Clinical characteristics and long-term visual outcome of severe phenotypes of chronic central serous chorioretinopathy.
Clin Ophthalmol 2018, vol. 12, issue
The aim of this study was to investigate disease onset and disease progression in patients with severe chronic central serous chorioretinopathy (cCSC).
Patients and methods
The medical records of 143 cCSC patients (199 eyes) were reviewed. All cases had visual complaints for >6 months and showed signs of a severe disease phenotype on optical coherence tomography (OCT) and fluorescein angiography (FA). Clinical presentation at onset was evaluated, together with disease progression on multimodal imaging and final treatment outcome.
Twenty-eight cases (14%) had a documented history of an acute episode of CSC, whereas 145 cases (73%) showed pre-existing features of chronicity already at first presentation. The first clinical presentation could not be evaluated in 13% of cases. Best-corrected visual acuity (BCVA) was 70 ± 18 Early Treatment of Diabetic Retinopathy Study (ETDRS) letters at onset and 70 ± 22 ETDRS letters at final visit (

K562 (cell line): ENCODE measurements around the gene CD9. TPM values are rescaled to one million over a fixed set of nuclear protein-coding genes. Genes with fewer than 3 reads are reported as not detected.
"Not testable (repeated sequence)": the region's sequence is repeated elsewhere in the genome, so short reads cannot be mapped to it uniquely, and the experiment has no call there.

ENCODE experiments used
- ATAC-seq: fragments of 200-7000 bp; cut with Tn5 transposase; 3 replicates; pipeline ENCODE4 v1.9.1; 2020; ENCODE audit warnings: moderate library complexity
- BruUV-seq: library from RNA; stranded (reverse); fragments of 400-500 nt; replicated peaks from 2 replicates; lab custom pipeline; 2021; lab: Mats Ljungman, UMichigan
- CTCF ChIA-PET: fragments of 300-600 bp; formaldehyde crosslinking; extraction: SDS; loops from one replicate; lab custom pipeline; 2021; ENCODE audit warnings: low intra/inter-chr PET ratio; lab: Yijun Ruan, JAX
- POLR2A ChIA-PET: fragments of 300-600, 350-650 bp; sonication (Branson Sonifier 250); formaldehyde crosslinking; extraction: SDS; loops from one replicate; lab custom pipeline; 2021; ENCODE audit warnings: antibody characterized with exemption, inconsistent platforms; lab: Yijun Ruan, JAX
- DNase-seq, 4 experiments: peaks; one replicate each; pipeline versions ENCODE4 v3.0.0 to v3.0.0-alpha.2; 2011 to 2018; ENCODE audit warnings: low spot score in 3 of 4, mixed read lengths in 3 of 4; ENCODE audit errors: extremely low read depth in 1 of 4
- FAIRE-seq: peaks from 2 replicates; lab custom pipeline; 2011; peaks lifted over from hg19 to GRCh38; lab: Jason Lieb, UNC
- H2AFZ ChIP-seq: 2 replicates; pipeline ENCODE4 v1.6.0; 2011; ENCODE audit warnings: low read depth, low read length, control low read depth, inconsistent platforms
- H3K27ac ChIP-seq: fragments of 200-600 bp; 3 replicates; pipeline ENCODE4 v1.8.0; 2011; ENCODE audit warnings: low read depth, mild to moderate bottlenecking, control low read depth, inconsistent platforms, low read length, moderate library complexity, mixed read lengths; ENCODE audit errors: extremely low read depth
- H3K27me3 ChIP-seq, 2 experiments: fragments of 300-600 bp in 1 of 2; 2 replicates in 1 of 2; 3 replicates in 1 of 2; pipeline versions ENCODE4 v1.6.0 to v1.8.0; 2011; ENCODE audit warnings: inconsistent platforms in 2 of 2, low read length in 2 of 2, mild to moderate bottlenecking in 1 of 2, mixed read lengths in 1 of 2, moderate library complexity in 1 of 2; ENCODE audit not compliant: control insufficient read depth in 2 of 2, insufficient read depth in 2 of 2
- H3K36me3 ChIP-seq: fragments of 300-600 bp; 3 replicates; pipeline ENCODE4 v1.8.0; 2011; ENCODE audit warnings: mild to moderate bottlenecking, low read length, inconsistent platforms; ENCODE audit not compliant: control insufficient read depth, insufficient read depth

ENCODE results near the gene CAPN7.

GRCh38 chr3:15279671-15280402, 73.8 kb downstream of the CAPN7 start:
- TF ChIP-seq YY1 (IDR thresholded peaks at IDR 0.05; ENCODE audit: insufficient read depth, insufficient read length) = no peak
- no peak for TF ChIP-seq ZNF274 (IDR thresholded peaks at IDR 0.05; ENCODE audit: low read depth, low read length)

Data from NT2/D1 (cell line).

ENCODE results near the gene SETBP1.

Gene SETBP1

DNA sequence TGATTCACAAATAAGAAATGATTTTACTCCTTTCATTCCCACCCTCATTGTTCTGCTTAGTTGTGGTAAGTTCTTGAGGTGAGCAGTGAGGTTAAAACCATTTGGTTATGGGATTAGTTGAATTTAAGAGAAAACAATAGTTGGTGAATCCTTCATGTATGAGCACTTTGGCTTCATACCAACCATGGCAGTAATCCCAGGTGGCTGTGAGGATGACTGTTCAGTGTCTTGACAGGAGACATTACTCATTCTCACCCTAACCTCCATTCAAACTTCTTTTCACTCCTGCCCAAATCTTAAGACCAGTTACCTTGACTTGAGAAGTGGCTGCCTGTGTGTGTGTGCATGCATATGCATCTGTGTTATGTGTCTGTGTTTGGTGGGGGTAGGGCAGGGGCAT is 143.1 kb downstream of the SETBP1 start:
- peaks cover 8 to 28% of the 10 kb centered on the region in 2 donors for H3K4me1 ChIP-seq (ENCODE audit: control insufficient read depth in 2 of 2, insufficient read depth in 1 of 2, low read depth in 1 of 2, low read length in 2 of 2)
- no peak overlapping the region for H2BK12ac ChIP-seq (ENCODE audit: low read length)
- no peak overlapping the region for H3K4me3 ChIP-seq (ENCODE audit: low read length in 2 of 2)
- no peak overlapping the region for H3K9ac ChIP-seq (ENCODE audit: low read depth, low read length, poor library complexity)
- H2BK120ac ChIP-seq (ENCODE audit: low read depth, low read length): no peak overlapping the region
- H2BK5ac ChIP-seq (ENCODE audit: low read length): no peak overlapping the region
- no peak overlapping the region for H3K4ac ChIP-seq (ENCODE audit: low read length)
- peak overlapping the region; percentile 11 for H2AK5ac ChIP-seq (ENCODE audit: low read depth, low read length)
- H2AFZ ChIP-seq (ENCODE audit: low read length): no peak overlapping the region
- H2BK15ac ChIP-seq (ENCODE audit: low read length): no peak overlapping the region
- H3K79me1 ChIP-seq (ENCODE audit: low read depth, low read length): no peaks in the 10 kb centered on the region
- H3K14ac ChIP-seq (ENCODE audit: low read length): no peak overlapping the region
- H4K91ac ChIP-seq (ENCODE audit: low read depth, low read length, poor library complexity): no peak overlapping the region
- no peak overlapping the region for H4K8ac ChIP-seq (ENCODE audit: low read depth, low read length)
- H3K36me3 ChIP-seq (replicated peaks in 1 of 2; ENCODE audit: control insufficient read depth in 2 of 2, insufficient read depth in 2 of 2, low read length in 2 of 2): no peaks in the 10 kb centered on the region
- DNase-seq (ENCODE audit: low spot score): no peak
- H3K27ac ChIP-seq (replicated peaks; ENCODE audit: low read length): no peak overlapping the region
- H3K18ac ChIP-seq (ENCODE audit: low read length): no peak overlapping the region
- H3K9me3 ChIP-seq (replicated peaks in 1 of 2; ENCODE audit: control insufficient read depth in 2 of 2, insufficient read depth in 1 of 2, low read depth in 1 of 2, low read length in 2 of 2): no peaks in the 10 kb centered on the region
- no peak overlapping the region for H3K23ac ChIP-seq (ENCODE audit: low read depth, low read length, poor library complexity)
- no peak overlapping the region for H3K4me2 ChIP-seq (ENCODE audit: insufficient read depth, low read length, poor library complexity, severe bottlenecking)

= 0.770). Among all studied cases, 173 eyes (87%) were treated, which resulted in complete resolution of subretinal fluid (SRF) in 76% of eyes at final visit. In eyes with fluorescein angiographic follow-up, the area of diffuse atrophic retinal pigment epithelium (RPE) abnormalities (diffuse atrophic RPE alterations [DARA]) had increased significantly in 43 eyes (68%) at final visit.
CSC encompasses a clinical spectrum that includes a range of severe phenotypes, in which retinal abnormalities tend to be progressive. Nevertheless, the long-term visual acuity may remain fairly stable with treatment. Few patients with severe chronic CSC have a history of acute CSC, which could indicate that there may be pathogenetic differences between these 2 CSC variants.Link to full publication